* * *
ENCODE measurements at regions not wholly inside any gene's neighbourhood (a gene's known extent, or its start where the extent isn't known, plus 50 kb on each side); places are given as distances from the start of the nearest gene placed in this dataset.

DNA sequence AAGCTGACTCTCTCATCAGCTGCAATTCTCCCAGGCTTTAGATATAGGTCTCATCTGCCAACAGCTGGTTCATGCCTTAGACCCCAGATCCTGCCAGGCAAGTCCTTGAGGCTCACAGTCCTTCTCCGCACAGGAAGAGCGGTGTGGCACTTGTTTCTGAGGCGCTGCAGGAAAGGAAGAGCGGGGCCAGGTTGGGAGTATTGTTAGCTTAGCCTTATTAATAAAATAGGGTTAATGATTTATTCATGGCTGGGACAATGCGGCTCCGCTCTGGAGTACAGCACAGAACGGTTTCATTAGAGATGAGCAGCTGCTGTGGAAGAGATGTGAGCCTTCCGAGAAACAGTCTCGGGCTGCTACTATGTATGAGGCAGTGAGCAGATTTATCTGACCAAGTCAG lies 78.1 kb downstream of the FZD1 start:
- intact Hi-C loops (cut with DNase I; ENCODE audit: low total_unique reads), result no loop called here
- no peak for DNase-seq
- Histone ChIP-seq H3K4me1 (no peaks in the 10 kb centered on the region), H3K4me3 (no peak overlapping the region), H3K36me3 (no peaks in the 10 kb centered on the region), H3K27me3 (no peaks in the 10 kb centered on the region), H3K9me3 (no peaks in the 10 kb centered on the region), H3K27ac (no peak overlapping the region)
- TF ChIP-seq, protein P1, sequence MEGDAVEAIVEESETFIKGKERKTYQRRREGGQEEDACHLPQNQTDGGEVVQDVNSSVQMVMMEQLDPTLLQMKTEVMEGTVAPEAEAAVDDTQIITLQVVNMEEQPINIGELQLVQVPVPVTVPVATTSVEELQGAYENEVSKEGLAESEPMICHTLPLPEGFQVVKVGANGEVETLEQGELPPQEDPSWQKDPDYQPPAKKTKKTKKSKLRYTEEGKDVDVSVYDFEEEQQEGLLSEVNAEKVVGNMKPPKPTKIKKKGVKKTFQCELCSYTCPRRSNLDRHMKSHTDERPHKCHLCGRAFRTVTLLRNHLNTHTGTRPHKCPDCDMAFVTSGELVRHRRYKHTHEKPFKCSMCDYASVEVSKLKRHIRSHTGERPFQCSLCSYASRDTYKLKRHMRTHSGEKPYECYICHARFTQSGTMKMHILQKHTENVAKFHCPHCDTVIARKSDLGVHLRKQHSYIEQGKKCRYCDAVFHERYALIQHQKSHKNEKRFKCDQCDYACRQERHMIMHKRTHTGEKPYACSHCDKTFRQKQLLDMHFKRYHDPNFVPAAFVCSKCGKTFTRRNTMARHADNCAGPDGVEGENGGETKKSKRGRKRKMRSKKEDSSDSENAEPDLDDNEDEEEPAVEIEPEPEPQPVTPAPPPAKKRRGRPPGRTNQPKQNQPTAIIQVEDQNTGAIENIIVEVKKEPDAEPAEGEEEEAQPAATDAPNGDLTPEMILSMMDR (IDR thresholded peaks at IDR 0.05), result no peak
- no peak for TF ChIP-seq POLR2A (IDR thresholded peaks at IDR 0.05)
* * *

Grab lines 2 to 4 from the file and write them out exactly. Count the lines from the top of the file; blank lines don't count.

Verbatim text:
DNA sequence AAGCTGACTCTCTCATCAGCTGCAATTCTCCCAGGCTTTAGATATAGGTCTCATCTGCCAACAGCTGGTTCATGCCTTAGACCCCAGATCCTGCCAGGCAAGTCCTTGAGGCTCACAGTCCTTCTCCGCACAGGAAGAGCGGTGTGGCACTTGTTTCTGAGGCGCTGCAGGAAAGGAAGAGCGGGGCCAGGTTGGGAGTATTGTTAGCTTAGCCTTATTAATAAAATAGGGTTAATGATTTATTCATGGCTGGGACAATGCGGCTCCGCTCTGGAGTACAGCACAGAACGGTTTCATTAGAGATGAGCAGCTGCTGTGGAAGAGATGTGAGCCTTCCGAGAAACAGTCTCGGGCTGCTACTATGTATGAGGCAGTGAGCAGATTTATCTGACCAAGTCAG lies 78.1 kb downstream of the FZD1 start:
- intact Hi-C loops (cut with DNase I; ENCODE audit: low total_unique reads), result no loop called here
- no peak for DNase-seq